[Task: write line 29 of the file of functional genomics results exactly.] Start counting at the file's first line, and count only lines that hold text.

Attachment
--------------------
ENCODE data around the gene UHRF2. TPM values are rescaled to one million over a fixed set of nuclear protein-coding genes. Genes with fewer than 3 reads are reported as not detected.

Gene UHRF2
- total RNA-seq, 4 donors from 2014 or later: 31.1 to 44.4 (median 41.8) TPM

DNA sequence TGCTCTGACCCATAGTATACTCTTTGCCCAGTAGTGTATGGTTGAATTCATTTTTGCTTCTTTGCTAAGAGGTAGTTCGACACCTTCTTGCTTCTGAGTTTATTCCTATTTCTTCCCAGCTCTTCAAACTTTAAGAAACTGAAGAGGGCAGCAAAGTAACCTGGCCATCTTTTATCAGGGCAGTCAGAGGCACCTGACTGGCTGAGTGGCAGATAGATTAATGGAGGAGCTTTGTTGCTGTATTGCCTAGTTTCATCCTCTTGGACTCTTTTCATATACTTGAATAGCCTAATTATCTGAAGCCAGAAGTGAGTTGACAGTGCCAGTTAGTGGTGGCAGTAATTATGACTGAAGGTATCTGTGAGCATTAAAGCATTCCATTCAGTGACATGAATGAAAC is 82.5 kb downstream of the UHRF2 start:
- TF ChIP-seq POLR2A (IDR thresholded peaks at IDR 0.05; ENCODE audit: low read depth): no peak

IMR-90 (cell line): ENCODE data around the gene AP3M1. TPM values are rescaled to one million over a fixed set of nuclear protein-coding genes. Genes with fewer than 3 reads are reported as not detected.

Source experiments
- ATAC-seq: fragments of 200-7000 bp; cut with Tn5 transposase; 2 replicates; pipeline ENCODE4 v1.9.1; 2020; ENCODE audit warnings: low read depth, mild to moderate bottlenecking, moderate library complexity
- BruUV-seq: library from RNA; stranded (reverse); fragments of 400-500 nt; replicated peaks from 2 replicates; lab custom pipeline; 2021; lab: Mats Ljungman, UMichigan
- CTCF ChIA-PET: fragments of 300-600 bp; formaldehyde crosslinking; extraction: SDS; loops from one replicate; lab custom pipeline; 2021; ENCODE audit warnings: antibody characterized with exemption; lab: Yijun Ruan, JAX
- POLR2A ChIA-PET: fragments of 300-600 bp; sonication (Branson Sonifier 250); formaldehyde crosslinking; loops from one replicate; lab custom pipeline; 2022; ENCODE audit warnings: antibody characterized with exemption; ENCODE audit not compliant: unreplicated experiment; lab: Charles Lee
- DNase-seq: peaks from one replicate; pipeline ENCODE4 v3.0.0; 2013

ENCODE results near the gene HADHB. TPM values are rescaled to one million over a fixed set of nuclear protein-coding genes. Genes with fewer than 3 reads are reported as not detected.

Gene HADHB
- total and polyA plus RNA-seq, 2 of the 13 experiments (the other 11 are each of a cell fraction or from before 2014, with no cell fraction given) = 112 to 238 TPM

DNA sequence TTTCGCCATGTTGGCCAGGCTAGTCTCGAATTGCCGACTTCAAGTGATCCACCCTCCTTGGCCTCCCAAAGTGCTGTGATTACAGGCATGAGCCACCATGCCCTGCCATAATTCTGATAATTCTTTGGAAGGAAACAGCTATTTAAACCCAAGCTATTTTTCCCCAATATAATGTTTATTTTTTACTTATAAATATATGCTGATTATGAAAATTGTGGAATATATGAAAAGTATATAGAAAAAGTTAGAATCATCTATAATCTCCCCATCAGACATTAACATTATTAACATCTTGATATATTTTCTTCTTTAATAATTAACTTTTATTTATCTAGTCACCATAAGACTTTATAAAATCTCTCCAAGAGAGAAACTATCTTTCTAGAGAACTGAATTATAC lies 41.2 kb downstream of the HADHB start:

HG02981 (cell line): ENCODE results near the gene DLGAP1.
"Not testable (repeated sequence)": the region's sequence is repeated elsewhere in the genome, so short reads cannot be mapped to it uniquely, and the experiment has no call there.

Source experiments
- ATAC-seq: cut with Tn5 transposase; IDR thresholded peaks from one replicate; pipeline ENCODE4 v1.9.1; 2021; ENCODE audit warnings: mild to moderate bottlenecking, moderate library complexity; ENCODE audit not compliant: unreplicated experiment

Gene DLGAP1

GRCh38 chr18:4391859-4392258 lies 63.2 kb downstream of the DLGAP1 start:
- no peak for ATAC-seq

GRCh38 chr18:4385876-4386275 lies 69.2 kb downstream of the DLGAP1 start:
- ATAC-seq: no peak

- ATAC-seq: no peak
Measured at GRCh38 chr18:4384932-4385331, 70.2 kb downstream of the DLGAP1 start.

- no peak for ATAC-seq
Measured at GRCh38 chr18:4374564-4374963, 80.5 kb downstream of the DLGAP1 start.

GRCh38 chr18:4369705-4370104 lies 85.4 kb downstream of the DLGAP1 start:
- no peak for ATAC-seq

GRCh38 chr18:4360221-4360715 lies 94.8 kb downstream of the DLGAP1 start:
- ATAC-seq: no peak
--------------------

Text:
Measured at GRCh38 chr18:4374564-4374963, 80.5 kb downstream of the DLGAP1 start.